Two times within the 6-month time frame, there will be an earnings announcement. I strongly believe that a short call should not be written in those 2 weeks, thereby decreasing returns from the theoretical stats we archived above. The strategy, however, does require us to retain the shares through these two earnings reports and that may result in a dramatic share decline if the report (s) is disappointing. Now we are protected below $85 because of the long put but there’s a lot to lose between $102.22 and $85.
What about dividends?
Of the three securities mentioned by Gary, IBB does distribute a quarterly dividend. Although unlikely, there is the possibility of early exercise, when expiration occurs after the ex-dividend date. Should the shares be assigned because of the ex-date, new shares would have to be purchased at the current market value and who knows how this would impact our theoretical returns. There are ways to avoid early exercise resulting from ex-dates but that would involve sophisticated management skills and would not be guaranteed.
What is the basis for selecting the underlying security?
For traditional covered call writing (according to the BCI methodology) a stock or ETF is chosen based on three factors: fundamental and technical analysis as well as common sense principles like minimum trading volume and avoiding earnings reports. In this proposed strategy, it appears that the main criteria for selection is option returns and liquidity. Quantity seems to take precedence over quality.
What about the 6-month time frame?
We enter a trade today because certain system criteria are met such as those mentioned at the top of this article. By undertaking a 6-month obligation, we are making the assumption that those same positive factors will be in place for half a year. We should at least be prepared that this may not come to fruition as shown in the chart below:
There are many ways to make money in the stock and option markets. The proposed strategy may be one of those ways for certain investors. One key point is that there are no free lunches and every strategy has its advantages and disadvantages which must be evaluated before risking our hard-earned money.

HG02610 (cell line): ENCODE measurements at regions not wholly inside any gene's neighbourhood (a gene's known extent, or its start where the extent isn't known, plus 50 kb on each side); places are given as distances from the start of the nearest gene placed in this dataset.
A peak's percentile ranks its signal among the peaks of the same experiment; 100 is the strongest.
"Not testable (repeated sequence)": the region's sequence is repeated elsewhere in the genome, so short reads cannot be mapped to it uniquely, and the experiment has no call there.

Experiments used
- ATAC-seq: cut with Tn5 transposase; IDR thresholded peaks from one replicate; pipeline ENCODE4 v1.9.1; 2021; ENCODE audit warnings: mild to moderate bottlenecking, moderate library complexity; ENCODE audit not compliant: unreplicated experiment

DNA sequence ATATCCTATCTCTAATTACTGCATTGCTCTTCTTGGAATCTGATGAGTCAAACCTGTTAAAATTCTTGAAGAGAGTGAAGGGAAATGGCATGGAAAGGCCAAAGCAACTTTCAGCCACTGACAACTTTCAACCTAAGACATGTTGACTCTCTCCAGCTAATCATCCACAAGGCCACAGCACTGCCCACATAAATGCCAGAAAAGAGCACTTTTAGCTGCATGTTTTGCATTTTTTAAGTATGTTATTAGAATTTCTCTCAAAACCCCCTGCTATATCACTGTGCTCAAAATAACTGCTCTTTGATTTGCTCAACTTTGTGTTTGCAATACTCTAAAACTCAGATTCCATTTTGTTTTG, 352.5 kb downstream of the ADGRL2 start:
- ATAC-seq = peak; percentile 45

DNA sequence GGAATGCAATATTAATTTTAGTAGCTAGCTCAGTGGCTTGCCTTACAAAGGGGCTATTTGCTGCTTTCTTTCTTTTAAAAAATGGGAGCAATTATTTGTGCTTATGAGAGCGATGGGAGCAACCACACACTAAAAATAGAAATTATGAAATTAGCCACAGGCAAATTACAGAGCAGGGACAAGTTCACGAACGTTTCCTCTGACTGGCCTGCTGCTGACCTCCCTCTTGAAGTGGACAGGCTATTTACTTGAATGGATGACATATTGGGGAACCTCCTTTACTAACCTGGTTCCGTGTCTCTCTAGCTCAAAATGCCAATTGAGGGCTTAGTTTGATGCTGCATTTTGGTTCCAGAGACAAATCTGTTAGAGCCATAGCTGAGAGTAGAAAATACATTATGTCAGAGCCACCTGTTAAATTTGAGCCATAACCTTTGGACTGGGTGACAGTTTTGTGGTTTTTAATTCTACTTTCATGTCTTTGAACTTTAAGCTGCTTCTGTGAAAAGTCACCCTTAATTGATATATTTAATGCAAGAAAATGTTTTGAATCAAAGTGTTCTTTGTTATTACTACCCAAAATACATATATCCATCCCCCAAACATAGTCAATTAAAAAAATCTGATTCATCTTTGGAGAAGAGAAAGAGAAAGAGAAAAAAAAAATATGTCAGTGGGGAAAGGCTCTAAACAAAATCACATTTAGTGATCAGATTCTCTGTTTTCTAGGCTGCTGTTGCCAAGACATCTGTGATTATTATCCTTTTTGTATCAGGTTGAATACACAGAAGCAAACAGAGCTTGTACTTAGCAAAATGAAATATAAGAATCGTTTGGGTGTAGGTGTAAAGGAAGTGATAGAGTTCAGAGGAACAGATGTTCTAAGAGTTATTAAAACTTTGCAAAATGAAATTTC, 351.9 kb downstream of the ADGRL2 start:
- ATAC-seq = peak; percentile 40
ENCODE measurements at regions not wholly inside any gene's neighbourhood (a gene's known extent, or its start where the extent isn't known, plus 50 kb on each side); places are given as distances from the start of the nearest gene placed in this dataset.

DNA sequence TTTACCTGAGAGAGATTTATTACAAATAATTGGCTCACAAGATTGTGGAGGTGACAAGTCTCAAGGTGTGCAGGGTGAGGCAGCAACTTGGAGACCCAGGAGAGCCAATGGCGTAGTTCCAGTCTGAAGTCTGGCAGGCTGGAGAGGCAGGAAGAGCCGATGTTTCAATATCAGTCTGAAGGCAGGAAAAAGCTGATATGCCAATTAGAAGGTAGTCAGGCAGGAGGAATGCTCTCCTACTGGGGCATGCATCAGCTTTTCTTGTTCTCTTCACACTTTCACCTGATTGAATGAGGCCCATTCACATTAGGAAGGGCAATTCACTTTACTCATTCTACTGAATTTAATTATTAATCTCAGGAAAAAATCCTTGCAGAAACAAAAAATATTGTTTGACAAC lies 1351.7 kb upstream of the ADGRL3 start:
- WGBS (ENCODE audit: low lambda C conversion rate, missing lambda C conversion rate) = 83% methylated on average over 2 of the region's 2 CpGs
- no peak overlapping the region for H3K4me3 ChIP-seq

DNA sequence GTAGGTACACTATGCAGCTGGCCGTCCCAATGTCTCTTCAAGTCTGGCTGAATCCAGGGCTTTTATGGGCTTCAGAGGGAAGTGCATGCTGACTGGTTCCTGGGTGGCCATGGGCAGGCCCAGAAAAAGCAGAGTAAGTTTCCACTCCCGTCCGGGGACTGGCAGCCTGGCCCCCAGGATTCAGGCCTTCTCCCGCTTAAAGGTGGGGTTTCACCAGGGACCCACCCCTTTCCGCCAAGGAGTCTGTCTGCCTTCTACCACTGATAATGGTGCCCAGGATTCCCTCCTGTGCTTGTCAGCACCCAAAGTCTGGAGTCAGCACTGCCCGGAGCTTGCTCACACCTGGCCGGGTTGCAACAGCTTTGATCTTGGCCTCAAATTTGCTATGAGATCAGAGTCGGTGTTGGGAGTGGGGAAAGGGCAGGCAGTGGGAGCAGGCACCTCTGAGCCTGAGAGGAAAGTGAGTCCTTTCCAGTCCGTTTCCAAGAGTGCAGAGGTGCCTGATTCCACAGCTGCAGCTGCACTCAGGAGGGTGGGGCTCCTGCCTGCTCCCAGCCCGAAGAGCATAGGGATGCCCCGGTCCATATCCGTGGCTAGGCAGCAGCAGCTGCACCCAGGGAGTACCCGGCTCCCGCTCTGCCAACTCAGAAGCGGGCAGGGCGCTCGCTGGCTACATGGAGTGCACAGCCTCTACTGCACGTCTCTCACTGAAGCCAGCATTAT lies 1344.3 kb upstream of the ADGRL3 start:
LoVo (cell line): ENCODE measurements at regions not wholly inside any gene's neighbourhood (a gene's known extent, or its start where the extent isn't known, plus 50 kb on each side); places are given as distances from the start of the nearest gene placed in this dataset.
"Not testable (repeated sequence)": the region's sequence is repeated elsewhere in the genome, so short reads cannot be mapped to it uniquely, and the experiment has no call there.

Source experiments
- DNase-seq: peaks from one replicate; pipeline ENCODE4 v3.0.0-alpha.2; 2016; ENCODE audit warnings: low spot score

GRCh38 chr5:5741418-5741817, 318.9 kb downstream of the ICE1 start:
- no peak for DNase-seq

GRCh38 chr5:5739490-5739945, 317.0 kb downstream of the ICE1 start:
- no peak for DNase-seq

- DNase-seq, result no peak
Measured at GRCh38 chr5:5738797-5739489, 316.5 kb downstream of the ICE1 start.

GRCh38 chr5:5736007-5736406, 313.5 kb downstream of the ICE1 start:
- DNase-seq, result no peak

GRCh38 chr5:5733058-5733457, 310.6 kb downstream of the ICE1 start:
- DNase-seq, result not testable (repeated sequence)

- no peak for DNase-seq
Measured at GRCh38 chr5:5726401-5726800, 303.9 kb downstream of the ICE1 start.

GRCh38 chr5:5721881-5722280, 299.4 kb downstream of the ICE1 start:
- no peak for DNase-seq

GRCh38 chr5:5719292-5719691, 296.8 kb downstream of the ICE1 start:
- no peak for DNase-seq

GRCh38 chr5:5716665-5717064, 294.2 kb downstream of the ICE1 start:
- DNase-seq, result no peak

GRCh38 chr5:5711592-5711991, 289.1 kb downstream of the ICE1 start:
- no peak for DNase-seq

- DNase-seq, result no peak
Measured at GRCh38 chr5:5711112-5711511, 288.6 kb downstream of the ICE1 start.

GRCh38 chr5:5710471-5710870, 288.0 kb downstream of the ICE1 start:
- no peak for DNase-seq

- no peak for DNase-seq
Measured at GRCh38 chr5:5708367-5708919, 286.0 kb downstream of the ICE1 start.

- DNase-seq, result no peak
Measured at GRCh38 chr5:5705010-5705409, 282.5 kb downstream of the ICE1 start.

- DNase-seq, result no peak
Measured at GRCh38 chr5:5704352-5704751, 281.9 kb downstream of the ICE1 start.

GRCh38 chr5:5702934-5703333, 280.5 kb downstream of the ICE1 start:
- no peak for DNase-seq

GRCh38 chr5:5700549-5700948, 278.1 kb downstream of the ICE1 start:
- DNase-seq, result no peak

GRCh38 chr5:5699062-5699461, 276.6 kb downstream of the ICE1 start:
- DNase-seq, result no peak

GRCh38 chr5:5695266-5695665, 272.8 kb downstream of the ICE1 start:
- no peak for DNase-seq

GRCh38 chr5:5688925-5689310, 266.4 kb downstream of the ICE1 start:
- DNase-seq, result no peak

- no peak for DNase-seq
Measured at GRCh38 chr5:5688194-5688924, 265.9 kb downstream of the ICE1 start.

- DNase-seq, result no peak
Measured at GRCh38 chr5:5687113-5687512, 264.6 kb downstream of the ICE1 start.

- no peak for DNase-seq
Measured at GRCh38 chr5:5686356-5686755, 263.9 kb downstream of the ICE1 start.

Another positive week of economic reports supported an advancing stock market:
- Minutes from the October 28 – 29 FOMC meeting revealed that the Fed plans to keep interest rates near zero. An improving economy was noted but so were concerns of low inflation
- The Conference Board’s Index of Leading Economic Indicators rose by 0.9% in October, above expectations, the 13th increase in the last 15 months
- Industrial production declined by 0.1% in October, below the + 0.2% anticipated
- Manufufacturing, in general, was up 0.2% in October
- New housing starts declined by 2.8% in October but are still up 7.8* from a year ago
- Housing permits were up 4.8% in October, the highest monthly increase since July and higher than a year ago
- Sales of existing homes in October increased by 1.5% and for the first time in 2014 was higher year-over-year and at its highest pace since September, 2013
- The median price of existing homes in October rose to $208,300, a 5.5% increase from October, 2013. This marks 32 consecutive weeks of year-over-year increases
- The Producer Price Index (PPI) increased by 0.2% in October and by 1.5% year-over-year
- The CPI was unchanged in October. Inflation is up 1.7% year-over-year, below the Fed’s 2% target rate
- The Conference Board’s Index of Leading Economic Indicators rose by 0.9% in October, above expectations. This was the 13th increase in the past 15 months
For the week, The S&P 500 rose by 1.2% for a year-to-date return of 14%, including dividends.
IBD: Confirmed uptrend
GMI:6/6- Buy signal since market close of October 27, 2014
BCI: Moderately bullish favoring out-of-the-money strikes 2-to-1
Wishing you the best in investing,